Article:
Cubans queue for hours to peek inside Russia’s ‘very nice’ warships

Cubans have lined the seafront and queued to see inside Russian warships docked in Havana, saying they were able to see inside the structure of the “very nice” ship including the types of weapons it can hold.

Russian Navy ships, including a nuclear-powered submarine, arrived in Havana on Wednesday morning as Russian President Putin seeks to solidify Moscow’s historic relationship with Cuba and send a message to the United States amid the G7 meeting in Italy.

Their arrival was swiftly followed by the US Navy sending its own submarine to Guantanamo Bay on Thursday on a reportedly routine visit, as Washington signed a security deal re-affirming its support for Ukraine as it continues to fight back against Russia’s invasion.

In Havana, onlookers and fisherman lined the seafront to watch the spectacle and with Cubans permitted to tour the frigate, dozens formed an orderly queue to board the ship.

“The United States need not worry,” Havana resident Ariel Vera told Reuters, a 55-year-old state worker who was among the first in line. “Cuba is a country of peace and our Russian friends are coming on a friendly visit.”

Another person that toured inside the ship said: “This type of ship gives a very good impression, it’s very well kept inside. Also, on the tour they show you inside the structure of the ship, the types of weapons that this type of frigate models can have, it’s a frigate…and overall, very nice.”

The Cuban government stressed that the vessels will not carry any nuclear weapons, and assured that their presence “does not represent a threat to the region” during Russia’s five-day official visit to the Caribbean island.

Tourists pass by Russian a nuclear-powered cruise missile submarine Kazan and tug boat Nikolay Chiker, docked in Havana's bay, Cuba, June 13, 2024. REUTERS/Alexandre Meneghini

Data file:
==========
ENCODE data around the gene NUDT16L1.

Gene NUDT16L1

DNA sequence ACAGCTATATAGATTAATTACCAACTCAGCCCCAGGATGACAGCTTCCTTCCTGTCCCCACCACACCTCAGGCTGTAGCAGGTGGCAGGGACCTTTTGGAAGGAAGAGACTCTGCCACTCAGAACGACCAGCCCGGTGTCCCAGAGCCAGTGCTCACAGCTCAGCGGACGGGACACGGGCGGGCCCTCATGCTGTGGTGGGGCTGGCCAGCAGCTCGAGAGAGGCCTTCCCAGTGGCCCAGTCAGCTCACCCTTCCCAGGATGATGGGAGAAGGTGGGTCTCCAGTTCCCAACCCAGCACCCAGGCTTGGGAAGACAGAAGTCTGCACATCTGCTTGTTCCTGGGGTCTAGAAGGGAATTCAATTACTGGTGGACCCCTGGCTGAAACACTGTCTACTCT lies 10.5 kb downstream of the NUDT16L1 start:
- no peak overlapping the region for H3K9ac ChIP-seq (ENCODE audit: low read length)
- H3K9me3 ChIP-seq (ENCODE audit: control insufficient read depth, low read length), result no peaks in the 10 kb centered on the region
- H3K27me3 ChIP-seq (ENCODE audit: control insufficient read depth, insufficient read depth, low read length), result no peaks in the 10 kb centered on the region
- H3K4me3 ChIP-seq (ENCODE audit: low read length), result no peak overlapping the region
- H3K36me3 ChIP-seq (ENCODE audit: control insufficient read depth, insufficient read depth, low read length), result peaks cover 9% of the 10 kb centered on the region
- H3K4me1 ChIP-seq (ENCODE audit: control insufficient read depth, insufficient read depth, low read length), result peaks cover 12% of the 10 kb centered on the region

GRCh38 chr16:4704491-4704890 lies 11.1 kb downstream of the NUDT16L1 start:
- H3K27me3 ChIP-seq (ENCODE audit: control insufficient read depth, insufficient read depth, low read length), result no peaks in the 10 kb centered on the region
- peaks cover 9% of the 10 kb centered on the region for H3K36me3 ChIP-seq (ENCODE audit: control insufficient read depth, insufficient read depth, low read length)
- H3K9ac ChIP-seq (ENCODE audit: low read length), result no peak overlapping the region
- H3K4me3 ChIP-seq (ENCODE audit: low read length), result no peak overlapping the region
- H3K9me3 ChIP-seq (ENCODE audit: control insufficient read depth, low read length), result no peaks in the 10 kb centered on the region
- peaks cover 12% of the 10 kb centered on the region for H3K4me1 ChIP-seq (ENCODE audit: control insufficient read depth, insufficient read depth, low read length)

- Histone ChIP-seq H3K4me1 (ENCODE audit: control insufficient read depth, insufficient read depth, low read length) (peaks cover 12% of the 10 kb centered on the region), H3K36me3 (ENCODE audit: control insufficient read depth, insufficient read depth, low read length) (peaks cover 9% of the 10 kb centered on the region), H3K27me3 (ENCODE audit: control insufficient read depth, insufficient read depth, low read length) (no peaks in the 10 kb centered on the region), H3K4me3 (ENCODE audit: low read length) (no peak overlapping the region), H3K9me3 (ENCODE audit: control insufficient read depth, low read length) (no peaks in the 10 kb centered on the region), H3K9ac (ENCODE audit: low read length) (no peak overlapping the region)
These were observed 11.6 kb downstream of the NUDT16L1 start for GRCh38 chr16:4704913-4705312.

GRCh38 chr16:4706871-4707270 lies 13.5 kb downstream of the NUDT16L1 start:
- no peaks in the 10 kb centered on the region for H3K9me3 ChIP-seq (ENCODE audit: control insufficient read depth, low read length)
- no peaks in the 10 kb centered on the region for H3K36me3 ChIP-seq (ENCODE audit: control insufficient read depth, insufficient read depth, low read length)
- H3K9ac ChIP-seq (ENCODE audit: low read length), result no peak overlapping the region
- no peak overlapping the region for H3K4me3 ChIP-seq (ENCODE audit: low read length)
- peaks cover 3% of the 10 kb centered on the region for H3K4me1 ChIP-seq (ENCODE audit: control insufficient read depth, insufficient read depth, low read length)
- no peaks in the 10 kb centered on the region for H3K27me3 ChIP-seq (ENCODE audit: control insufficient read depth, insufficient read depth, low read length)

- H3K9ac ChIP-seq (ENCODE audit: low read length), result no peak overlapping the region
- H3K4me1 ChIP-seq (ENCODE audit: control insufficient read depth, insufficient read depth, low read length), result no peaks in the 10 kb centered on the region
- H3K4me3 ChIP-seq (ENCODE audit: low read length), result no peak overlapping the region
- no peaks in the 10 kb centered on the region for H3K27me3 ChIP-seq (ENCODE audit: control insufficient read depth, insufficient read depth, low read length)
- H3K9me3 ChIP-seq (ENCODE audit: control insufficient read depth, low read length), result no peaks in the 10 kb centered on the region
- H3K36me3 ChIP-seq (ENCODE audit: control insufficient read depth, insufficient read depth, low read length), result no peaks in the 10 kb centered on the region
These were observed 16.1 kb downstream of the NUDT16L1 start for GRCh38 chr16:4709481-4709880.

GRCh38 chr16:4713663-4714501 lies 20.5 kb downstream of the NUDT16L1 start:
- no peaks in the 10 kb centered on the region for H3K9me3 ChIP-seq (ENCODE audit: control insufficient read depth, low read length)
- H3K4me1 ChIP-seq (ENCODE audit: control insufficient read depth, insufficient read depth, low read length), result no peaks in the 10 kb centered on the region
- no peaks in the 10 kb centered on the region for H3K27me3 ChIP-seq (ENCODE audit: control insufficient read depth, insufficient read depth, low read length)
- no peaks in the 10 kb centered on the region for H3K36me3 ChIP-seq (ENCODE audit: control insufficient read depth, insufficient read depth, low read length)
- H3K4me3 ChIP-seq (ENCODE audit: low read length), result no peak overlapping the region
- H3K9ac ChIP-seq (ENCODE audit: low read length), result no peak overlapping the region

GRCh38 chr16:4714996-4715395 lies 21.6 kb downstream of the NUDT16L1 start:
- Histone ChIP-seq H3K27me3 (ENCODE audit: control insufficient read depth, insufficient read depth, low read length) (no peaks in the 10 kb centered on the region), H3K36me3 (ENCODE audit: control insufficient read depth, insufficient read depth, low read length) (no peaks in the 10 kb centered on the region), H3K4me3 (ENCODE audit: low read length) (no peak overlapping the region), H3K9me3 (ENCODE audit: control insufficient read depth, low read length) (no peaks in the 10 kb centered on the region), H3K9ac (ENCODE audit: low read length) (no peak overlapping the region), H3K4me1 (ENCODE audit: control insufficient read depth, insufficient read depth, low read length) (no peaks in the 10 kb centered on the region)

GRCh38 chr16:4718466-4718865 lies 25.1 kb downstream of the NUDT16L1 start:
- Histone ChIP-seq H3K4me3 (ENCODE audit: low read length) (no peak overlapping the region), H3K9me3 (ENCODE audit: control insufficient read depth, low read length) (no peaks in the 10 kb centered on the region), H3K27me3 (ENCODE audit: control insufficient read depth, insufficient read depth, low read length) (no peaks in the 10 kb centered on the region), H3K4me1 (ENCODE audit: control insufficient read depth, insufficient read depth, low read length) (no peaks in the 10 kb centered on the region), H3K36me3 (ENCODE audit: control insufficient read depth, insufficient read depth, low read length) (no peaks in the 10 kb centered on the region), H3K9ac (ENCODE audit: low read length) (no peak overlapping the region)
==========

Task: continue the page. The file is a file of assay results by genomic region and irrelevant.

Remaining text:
Tourists pass a Russian nuclear-powered cruise missile submarine Kazan and tug boat Nikolay Chiker, docked in Havana’s bay (Photo: Alexandre Meneghini)
A vintage car passes by as people line up to visit Russian frigate Admiral Gorshkov (not pictured) docked in Havana's bay, Cuba, June 13, 2024. REUTERS/Alexandre Meneghini
The ships are a show of force as the US signs a security deal with Ukraine, but Cuba says the military exercise is routine (Photo: Alexandre Meneghini/Reuters)

When asked if Washington should fear a Russian transfer of military personnel to Cuba or even create a military base on the island, Kremlin spokesman Dmitry Peskov said: “This is a normal practice for all states, including such a large maritime power as Russia,” before adding: “So we don’t see any reason to worry in this case.”

The Cuban revolutionary armed forces said in a statement published by the foreign ministry, the Russian “frigate Gorshkov, the nuclear-powered submarine Kazan, the fleet oil tanker Pashin, and the rescue tug Nikolai Chiker” will visit the country – just 90 miles (144km) from the US border.

US ships also have been tracking and monitoring the Russian ships, which Pentagon officials say do not represent a threat to the US and confirmed it did not have nuclear weapons on board.

“This is not a surprise. We’ve seen them do these type of port calls before,” Pentagon spokeswoman Sabrina Singh said Wednesday. “We of course take it seriously, but these exercises don’t pose a threat to the United States.”

A family take pictures in front of Russian nuclear-powered cruise missile submarine Kazan and tug boat Nikolay Chiker, docked in Havana's bay, Cuba, June 13, 2024. REUTERS/Alexandre Meneghini